6. Measure your performance. Connect your actions to a recognised measurement framework so you are disclosing comparable and consistent information on your climate journey. With the arrival of TCFD, climate reporting has moved from a ‘theoretical concept’ towards realised impacts with robust data.
How sustainability and communication teams can be a catalyst for change
In any organisation, we believe communications should sit at the heart of its response to climate change with a mission to advocate and accelerate change while building resilience to risk. As one corporate affairs leader puts it, “be your organisation’s chief conscience officer.”
Both sustainability and communications teams are naturally good at spotting changes in public attitudes, telling stories, motivating audiences to buy-in to change, and setting out a vision for the future. When we apply these skills to climate change and sustainability, it can make the world stand up and take notice of your business.
Five shifts to shape your future plan
1. Broadcast to targeted: While broadcast works for bigger ideas, increasingly sophisticated stakeholders expect targeted information and the opportunity to ask difficult questions and get answers.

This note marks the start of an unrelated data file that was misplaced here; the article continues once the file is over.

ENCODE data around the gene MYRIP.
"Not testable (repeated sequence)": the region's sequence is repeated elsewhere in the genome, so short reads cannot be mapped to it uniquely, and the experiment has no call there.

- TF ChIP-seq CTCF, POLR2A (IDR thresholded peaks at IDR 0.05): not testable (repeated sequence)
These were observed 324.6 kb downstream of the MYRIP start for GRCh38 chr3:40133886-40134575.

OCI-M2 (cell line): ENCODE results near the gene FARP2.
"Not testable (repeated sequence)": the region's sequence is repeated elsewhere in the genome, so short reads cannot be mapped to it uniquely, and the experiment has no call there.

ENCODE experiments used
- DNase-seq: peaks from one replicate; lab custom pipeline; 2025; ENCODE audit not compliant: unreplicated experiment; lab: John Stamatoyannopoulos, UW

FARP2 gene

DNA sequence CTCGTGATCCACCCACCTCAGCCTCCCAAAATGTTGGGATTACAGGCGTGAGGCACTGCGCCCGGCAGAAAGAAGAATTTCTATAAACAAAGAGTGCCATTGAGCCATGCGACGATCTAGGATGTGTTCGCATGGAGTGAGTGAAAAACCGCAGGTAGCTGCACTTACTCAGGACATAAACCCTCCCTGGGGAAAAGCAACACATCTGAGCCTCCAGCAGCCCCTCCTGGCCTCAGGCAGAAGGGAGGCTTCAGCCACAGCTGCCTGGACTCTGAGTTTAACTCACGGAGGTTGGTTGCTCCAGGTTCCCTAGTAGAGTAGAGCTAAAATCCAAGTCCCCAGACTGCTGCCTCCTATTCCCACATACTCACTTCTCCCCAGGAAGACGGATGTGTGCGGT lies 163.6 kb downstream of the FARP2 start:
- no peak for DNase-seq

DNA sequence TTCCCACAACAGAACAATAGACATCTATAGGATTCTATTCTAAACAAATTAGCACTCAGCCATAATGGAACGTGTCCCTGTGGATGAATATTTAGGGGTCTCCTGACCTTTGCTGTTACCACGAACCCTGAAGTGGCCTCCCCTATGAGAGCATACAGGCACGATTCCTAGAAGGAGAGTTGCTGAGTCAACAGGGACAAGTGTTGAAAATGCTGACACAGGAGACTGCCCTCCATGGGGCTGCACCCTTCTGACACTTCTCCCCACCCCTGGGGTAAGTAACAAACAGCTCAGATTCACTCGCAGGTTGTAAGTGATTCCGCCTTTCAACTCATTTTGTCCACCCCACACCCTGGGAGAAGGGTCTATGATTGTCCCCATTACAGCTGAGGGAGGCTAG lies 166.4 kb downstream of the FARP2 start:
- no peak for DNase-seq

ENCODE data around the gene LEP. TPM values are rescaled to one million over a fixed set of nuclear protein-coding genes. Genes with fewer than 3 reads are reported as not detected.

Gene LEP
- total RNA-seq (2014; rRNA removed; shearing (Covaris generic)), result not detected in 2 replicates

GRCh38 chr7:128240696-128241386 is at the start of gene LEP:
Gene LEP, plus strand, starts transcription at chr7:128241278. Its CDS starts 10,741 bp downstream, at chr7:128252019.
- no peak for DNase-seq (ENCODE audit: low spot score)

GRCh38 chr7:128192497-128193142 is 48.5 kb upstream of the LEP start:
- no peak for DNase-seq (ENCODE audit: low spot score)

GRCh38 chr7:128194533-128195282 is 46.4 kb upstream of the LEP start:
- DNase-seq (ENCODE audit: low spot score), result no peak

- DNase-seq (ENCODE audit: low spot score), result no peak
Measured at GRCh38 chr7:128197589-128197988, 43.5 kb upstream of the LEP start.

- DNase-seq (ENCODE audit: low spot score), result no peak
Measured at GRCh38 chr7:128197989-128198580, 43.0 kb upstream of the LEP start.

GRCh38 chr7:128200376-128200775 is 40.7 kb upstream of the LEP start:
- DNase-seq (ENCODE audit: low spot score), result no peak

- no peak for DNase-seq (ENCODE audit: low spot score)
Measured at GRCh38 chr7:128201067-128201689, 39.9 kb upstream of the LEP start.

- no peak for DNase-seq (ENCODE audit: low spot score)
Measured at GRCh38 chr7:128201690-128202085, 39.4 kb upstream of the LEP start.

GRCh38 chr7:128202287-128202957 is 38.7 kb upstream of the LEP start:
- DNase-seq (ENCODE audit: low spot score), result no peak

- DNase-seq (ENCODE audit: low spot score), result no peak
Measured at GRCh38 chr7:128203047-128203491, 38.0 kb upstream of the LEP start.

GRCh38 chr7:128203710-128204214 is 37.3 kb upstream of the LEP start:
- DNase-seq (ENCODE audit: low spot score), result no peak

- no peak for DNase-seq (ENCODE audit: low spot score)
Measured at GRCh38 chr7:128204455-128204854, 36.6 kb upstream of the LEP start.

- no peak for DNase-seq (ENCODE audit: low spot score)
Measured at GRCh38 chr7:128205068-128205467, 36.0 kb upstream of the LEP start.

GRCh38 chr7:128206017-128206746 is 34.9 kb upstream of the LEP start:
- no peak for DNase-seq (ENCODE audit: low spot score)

2. Backward to forward-looking: While change starts today you should be prepared to share your vision and roadmap over the next ten to twenty years, and frame your customers’ choices in a way that motivates them to make climate-smart decisions.
3. Information to action: Brands are great at crafting and sharing their climate communication, yet not-so-great at telling us what they need us to do about it. Broad brushstrokes are not enough, so crystallise your call to action.
4. Margin to mainstream: Where once it was a fringe issue for activists, climate change is a mainstream corporate and consumer issue. Ask where climate change is in your corporate narrative.
5. Tactical to permanent: Communications teams need to get ready now for a decade-long journey on climate change. It cannot be this month’s trendy topic for a news release. Your sustainability communication strategy needs to be an ongoing, core business process.
So, what do we advise for organisations thinking about communicating about climate change?
As a first step, get the right internal team together, then be bold about both your role and objectives. By working in close harmony, specialist climate teams and communicators can set and share an inspiring vision for a sustainable future.
An overview of Deloitte’s climate change commitment and strategy can be viewed here.
Mark Hutcheon is a specialist in reputation management and corporate affairs. For over 20 years, he has advised and worked for major brands helping them protect and grow reputation. Mark helps clients understand their reputation through data, put governance and strategy behind it, detect reputation risk and grow reputation to unlock competitive advantage. He helps CEOs and corporate affairs leaders put reputation at the heart of their decision-making and provides support and counsel in times of opportunity and challenge. In leadership roles for both a global technology and leading sports brand he set the communications agenda, protected reputations in times of distress and created strategies that built trust and value in the business. Previously he was a partner in a reputation management consultancy.